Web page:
Public Domain Arts & Media is an independent, not-for-profit, community interest company, that uses the tools of the arts and the media in the civic sphere to encourage progressive social change, the development of active democratic citizenship and as tools of self-actualisation and self realisation for the disadvantaged and dispossessed.

Our work takes place in several distinct but related areas:

(i) Remedial Projects like Flipping The Script apply the tools of the arts and media in a therapeutic context to aid individuals achieve self realisation leading to self-actualisation.

(ii) Cultural Projects such as the Tolpuddle Radical Film Festival celebrate the history and contemporary praxis of progressive arts & media.

(iii) Educational Projects like The People’s History Hub and The Liberty Tree are designed to educate citizens about the history and praxis of the ongoing struggle for progressive social change.

All of our projects are guided by similar principles and we always aim to help participants…

  • Form their own opinions and think for themselves
  • Become informed about psychological, social and political issues that matter to them
  • Understand their own individual psychological, social and political circumstances
  • To maximise and appreciate their own talents and capabilities
  • Develop their own ideas for positive, progressive, personal and social change
  • To develop the courage to effectively challenge injustice, inequality and discrimination
  • Make a positive contribution to their world and to wider society

Founders Of Public Domain

Chris Jury is a TV actor, director and writer best known for playing Eric Catchpole in over 60 episodes of the BBC’s antique classic, Lovejoy, and for directing over 50 episodes of Eastenders. He has written theatre plays, feature films and numerous episodes of TV shows such as Casualty, The Bill & Holby. He was Artistic Director of The Blockley Millennium Mystery Plays http://blockleymysteryplays.org.uk. He currently writes the political philosophy blog I Am Not A Number http://iamnotanumber.org.uk and presents, Agitpop, a pop & politics radio discussion programme http://agitpopradio.org.uk

Kerry Irvine is an independent theatre producer. She has produced 18 theatre festivals and toured shows around the UK and Europe, working with over 200 theatre companies. She has worked across sectors in commercial and community theatre, recently producing Pictures of Life a musical community pageant event with partners Camden Council and London St Pancras for Sir David Attenborough’s charity Woodland Trust. She has been an associate to successful productions such as Churchill’s  ‘Fen’ (FinboroughTheatre) as well as two Fringe First winning productions, ‘Crush ‘and ‘Mad about the Boy’, both toured nationally and received national acclaim.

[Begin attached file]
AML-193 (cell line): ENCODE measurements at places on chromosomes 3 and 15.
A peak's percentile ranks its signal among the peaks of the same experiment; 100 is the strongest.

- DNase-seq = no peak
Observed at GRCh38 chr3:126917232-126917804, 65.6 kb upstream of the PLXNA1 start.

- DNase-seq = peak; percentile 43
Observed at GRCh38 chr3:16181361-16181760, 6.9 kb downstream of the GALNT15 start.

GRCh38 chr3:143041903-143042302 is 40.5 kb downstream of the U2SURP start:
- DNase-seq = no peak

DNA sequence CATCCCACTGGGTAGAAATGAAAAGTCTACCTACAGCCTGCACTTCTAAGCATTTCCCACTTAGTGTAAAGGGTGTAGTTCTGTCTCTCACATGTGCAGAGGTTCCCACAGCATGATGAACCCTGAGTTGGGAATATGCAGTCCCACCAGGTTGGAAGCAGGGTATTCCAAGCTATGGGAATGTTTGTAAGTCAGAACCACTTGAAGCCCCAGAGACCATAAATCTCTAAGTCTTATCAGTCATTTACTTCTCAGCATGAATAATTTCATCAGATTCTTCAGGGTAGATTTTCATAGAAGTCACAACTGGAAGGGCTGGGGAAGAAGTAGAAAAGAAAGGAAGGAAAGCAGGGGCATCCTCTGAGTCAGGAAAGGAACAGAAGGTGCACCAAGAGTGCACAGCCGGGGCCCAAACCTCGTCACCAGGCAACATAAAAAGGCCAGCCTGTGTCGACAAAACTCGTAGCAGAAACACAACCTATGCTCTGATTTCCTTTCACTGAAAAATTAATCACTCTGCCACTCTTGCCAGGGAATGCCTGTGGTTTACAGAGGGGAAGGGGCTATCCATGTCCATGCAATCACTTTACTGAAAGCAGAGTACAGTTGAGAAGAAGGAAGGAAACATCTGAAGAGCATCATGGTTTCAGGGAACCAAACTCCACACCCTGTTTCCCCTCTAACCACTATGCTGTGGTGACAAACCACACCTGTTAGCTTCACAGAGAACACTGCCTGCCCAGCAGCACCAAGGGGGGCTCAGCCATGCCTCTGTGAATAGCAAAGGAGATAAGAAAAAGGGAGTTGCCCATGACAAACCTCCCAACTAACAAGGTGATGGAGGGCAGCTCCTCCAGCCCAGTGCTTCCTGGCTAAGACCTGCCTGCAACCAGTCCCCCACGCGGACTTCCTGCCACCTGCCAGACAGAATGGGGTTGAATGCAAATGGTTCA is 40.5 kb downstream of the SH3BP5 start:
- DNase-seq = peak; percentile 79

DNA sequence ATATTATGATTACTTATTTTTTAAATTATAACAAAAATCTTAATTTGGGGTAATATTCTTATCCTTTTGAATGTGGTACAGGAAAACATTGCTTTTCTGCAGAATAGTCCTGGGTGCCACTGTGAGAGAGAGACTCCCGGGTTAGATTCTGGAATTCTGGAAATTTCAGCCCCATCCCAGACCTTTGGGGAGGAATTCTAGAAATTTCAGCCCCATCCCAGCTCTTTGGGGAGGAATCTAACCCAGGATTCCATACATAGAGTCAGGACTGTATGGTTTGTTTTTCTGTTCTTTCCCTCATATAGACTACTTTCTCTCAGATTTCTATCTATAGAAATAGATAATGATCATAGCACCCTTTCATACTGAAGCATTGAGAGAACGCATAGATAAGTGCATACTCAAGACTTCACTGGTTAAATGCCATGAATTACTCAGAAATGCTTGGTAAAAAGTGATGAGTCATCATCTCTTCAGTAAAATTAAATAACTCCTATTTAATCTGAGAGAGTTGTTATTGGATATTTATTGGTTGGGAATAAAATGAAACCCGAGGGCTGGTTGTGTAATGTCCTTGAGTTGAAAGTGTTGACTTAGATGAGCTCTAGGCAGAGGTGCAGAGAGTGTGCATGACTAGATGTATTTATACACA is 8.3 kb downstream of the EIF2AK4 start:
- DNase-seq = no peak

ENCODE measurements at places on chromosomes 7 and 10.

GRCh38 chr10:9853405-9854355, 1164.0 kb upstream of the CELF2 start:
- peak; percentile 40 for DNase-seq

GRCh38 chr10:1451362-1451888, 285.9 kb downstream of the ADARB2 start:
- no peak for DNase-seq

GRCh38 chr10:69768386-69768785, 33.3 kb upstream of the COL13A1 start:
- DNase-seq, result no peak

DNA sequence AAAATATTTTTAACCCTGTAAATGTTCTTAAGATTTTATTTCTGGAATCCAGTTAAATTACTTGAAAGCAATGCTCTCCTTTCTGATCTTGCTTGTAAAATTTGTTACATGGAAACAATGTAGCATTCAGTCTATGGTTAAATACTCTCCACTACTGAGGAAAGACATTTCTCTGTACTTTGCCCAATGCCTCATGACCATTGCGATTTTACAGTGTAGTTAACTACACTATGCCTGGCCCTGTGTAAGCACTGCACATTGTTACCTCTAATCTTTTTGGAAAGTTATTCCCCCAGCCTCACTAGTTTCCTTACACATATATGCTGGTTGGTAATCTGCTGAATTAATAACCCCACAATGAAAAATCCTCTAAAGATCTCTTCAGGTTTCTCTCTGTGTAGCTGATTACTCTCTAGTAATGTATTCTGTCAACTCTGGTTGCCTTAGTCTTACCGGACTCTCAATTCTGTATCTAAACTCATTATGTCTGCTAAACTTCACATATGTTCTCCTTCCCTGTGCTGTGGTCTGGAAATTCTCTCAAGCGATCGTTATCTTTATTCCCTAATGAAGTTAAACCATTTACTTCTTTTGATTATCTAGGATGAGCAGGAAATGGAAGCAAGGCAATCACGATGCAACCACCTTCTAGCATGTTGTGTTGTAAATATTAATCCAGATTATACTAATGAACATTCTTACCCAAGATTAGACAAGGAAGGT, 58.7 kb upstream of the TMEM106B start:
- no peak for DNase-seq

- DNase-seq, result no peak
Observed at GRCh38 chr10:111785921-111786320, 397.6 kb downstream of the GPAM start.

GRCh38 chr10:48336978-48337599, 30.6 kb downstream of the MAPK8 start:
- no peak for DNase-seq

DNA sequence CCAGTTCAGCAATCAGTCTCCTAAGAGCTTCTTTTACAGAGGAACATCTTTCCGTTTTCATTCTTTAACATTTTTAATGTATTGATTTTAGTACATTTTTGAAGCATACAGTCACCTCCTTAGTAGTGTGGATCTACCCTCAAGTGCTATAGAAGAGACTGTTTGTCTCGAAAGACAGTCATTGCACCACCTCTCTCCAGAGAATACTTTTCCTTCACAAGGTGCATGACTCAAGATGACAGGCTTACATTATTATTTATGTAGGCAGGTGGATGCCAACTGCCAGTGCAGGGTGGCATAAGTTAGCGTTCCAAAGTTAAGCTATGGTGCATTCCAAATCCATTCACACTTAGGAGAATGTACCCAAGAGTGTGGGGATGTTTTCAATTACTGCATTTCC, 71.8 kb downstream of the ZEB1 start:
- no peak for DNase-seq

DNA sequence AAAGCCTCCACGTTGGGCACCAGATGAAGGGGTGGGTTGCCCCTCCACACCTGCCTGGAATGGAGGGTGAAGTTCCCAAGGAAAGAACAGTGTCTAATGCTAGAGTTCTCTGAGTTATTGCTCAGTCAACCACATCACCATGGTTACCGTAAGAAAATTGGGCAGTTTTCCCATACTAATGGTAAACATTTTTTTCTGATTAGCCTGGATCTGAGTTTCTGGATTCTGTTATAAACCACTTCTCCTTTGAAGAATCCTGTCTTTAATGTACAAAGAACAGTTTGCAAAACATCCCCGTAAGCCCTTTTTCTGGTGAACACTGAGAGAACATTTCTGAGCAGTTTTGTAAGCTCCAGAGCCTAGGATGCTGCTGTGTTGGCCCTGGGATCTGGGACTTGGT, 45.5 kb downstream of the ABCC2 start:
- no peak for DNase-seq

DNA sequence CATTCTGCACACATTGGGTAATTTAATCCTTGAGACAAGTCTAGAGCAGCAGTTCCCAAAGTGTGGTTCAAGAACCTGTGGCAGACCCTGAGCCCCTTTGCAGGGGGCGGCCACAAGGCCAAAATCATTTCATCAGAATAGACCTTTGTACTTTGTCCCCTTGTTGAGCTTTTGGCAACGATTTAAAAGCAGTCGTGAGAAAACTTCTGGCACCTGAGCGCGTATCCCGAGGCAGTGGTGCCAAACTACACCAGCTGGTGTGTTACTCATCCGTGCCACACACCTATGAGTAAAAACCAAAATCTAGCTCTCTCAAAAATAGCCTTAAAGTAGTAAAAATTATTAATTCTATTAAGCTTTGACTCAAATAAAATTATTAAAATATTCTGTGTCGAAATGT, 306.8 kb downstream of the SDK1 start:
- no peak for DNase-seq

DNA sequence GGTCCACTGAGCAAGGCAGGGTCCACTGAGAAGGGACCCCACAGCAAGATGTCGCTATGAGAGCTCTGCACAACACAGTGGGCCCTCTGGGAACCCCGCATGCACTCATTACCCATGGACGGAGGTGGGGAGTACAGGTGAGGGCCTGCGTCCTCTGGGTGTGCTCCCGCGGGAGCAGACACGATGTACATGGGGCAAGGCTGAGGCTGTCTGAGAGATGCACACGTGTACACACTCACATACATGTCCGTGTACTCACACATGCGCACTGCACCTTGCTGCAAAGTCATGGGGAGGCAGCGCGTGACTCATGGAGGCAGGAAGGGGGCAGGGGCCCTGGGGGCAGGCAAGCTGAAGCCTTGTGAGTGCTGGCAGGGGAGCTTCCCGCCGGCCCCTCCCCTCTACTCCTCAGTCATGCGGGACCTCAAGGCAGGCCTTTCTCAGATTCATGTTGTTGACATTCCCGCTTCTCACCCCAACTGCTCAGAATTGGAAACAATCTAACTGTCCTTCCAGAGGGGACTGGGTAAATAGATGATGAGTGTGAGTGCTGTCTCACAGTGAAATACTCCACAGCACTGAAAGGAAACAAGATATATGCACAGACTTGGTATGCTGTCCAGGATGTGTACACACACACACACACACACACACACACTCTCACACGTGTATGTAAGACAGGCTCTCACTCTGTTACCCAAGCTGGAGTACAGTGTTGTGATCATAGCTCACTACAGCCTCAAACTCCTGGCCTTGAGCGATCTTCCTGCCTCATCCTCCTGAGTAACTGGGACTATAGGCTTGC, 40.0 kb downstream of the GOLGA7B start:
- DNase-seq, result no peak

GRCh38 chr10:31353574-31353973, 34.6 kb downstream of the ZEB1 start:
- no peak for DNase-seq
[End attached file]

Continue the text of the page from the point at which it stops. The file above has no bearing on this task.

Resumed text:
Reuben Irving has worked as a freelance editor for over 10 years producing work for cinema, TV, web and mobile content, and live theatre/dance performance. His most recent project as editor was the feature film How To Be. He has always had an interest in experimenting with form, content and technology. Reuben was a Managing Director of Gorilla Cinema in Sheffield for five years. He was also an Associate Lecturer and ‘Enterprise Teaching Facilitator’ at Sheffield Hallam University. He has delivered courses for Sheffield Independent Film & Television and worked with Sheffield Arts Education developing curriculum design for schools across the city. He currently teaches at the University of Worcester specialising i  production, sound recording, management of community arts projects.

John Newsinger is Professor of History at Bath Spa University. Before becoming an academic, he was a teacher at the Wreake Valley College, a secondary school in Leicestershire, for fourteen years. He has worked at Bath Spa University since 1992. He is the author of over forty articles and review articles in academic journals and of fifteen books. His books include Orwell’s Politics, British Counterinsurgency, Dangerous Men: The SAS and Popular Culture. Rebel City: Larkin, Connolly and the Dublin Labour Movement and Fighting Back: The American Working Class in the 1930s. He is joint editor of George Orwell Studies.



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  1. Pingback: A genealogy of thought | Danielle Marie Leduc

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